LEMON: Yes, we're going to get to our Wolf Blitzer, but before we do that we have a bit of developing news we want to show now because with Moammar Gadhafi, it's believed his son was there, Mutassim Gadhafi. We want to tell you that Libyan government television is showing a photograph of him dead. Again, this is according to Libyan television.

And that is a picture of Mutassim Gadhafi dead. That's what they're saying Moammar Gadhafi's son.

CNN's Wolf Blitzer in Washington.

Wolf, you heard what lies ahead with all of this, Moammar Gadhafi dead, one of his son, and then there are reports not confirmed by CNN, that Saif al-Islam, the son who really had taken over for his father, is now dead as well.

BLITZER: Yes, perhaps the best known of all the sons, Saif al- Islam.

Al-Arabiya, the Arabic satellite channel reporting that Saif al- Islam also dead. We have not confirmed that, but there you saw the picture of Mutassim Gadhafi, the other son, dead, a picture shown on Libyan state television.

Our next guest has a very unique perspective on Gadhafi's impact and the tactics that brought him down. General Wesley Clark is the former NATO supreme allied commander, the one-time presidential candidate here in the United States as well.

General, is this -- what NATO did right now -- and I want you to put on your cap as a former supreme NATO allied commander. What NATO did in Libya over these past several months, is that a precedent for what NATO potentially should do in Syria?

WESLEY CLARK, FORMER NATO SUPREME ALLIED COMMANDER: It could be a precedent. It has to be balanced off against the competing interests.

And Syria is a much different case. Every one of these activities, every case has to be looked at as a unique case. So Syria's going to be different from Libya. But what it does show, Wolf, is that NATO's capable of a sustained effort, despite political opposition, despite the fact that some member governments may not actively support it, and despite the fact that if you were on the other side of it you would look at NATO and say, look at them all quarreling, they will never get it done.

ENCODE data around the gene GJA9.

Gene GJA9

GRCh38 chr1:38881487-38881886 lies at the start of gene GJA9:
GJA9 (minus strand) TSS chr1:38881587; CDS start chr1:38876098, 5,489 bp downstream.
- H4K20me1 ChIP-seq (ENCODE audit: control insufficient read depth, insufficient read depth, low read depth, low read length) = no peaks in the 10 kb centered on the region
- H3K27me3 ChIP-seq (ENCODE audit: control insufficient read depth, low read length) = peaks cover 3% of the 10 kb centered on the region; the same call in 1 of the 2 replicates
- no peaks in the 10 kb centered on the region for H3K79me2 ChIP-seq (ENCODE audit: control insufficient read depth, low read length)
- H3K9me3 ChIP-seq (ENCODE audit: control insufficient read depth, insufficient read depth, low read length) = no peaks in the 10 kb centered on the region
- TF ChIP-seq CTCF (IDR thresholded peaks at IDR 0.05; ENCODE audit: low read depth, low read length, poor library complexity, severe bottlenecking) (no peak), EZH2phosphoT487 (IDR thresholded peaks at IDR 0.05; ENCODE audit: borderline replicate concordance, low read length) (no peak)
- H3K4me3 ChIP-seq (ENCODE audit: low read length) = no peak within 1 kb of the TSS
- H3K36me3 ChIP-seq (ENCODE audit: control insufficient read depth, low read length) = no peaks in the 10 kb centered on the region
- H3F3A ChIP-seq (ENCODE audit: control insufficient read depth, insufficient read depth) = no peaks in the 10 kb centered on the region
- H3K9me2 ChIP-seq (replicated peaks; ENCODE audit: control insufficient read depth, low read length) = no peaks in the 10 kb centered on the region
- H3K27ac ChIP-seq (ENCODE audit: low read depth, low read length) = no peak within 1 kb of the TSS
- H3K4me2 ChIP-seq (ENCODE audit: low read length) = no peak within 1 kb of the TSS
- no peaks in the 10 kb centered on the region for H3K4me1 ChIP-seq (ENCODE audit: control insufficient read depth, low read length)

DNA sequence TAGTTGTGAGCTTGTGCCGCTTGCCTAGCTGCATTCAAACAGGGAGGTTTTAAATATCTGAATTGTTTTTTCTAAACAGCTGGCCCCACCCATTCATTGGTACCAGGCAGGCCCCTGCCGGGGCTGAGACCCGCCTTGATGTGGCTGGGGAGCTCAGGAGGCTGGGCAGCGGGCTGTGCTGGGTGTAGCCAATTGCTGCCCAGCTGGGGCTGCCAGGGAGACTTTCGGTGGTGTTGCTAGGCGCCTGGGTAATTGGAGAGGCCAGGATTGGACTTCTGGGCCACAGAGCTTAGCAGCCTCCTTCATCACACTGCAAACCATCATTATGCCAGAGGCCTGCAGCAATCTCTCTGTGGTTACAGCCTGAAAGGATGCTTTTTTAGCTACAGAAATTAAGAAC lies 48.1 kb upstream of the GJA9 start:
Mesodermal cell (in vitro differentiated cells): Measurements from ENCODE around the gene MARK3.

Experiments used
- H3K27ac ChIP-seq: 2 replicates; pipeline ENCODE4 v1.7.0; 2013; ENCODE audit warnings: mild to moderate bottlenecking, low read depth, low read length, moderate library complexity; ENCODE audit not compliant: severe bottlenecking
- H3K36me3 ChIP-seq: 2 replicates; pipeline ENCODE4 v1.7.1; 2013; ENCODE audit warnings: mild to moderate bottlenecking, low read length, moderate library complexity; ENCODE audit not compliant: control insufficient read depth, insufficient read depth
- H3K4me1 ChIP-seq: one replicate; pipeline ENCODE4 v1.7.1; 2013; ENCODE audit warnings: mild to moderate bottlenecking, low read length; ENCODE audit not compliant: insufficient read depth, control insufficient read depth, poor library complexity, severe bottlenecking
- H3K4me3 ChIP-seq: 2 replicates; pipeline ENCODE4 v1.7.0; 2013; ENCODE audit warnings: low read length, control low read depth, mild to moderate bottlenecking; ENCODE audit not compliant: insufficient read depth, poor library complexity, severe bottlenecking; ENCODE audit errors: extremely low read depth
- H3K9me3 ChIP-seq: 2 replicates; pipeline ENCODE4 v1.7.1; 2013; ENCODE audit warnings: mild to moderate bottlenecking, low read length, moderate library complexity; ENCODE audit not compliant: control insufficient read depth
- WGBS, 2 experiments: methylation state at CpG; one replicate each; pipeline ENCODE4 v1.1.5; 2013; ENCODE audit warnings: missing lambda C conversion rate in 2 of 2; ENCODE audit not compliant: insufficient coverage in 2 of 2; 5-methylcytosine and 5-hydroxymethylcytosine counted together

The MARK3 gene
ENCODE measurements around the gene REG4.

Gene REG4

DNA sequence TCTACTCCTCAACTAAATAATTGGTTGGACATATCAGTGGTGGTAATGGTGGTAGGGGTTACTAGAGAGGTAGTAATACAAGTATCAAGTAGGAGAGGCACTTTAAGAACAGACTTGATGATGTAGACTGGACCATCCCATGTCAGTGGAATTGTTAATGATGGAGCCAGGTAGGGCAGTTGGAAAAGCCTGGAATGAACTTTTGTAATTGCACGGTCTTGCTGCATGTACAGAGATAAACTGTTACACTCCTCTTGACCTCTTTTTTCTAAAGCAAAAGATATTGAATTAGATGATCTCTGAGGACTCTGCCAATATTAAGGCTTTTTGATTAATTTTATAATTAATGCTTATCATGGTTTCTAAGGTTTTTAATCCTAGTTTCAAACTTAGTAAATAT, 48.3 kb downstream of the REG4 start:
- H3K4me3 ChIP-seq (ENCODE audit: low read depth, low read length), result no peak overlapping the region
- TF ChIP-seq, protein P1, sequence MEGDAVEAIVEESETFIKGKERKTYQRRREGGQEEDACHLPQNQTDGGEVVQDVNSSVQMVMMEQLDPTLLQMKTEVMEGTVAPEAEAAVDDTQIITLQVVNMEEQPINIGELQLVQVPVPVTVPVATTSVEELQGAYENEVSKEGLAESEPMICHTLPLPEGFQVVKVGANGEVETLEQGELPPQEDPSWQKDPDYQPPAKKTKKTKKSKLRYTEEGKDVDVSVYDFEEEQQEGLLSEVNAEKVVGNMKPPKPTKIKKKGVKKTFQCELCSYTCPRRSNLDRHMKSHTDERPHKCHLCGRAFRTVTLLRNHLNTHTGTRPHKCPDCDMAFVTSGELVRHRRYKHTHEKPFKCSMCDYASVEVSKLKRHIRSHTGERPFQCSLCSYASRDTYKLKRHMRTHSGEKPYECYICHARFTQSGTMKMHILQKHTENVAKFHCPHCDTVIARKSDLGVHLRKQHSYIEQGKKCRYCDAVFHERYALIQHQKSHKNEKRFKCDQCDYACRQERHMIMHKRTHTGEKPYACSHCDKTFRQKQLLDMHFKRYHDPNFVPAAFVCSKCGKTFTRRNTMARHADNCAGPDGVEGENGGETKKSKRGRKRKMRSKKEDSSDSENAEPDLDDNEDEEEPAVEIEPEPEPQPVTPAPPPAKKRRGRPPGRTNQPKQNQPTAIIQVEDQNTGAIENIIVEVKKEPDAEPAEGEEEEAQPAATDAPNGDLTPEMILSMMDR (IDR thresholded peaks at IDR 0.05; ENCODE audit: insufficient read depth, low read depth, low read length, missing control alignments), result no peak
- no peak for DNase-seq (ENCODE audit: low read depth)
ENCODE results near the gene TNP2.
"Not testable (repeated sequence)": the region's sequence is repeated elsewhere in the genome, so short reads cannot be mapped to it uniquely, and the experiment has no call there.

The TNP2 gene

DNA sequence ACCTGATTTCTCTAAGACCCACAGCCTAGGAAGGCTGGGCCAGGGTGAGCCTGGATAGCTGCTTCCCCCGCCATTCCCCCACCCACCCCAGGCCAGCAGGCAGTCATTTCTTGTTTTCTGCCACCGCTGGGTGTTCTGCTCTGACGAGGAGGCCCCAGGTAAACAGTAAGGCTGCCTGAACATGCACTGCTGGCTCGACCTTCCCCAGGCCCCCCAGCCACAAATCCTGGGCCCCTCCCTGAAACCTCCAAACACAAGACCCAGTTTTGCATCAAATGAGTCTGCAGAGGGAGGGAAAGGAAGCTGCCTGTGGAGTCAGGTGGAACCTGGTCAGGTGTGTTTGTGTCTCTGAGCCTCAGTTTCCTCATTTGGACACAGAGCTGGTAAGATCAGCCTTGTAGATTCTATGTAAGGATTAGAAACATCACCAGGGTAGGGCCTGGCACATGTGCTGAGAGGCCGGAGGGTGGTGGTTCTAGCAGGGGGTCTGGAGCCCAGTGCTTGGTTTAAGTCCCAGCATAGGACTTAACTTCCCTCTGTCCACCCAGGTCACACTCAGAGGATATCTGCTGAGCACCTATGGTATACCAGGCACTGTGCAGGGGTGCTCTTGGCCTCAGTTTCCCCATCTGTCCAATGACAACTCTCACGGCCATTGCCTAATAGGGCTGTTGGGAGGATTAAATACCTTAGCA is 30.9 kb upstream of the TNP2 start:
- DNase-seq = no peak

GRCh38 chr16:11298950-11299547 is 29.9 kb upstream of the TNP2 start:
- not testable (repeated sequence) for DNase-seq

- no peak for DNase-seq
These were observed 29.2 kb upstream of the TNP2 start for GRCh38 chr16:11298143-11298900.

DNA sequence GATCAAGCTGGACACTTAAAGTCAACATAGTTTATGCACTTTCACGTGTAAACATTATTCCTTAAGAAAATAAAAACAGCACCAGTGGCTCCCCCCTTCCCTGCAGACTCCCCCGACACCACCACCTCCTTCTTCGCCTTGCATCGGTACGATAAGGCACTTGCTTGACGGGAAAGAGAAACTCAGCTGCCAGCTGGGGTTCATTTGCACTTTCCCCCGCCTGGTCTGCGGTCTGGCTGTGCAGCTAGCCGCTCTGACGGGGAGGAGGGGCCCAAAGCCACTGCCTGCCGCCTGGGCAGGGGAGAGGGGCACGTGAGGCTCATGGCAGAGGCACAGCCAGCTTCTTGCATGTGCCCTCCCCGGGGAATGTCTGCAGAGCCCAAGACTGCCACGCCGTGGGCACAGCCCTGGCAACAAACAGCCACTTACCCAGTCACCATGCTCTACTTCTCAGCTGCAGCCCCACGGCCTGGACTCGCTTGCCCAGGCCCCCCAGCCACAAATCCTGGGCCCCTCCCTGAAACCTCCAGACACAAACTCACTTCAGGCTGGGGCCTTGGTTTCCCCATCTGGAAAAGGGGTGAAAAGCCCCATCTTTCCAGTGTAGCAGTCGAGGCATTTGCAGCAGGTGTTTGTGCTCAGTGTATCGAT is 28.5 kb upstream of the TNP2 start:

I'm sure Gadhafi and his group at one time or another would watch the political news and think, NATO is going to come apart. But, of course, it doesn't.

BLITZER: Would you recommend to the president of the United States and to the NATO commanders, the NATO allies that NATO start thinking along similar lines, doing in Syria what it has just done in Libya?

CLARK: Well, I would like to keep any recommendation I would make along that lines personal and private.

But what I would say is this, that the people in Syria are in desperate condition. They need assistance. They need support. They need moral support from the outside world.

And Bashar Assad in Syria should be under no illusions. If the Syrian people have sustained their resistance against his rule, month after month after month, through all the brutality and punishment he's doled out, they're going to be resisting him for a long time. His days are numbered. He's going to go the way of Gadhafi.

Gadhafi had a choice. He could have taken a statesmanlike approach when it broke out and the world came down against him. He could have said, look, I have done my part, I have made Libya a nation, I have gotten rid of the colonials, I have taken oil back for the Libyan people, and it is time for younger leadership. He could have gone out in a statesmanlike fashion. So could Bashar Assad.

BLITZER: Because Gadhafi did have many opportunities to leave Libya even. He said he would never do that, but he could have. He had free passage. His sons certainly had an opportunity to go to a third country. They would presumably be alive living very well right now, because they certainly had stashed away a lot of money in overseas accounts, money that the international community and especially the new Libyan government is looking for right now.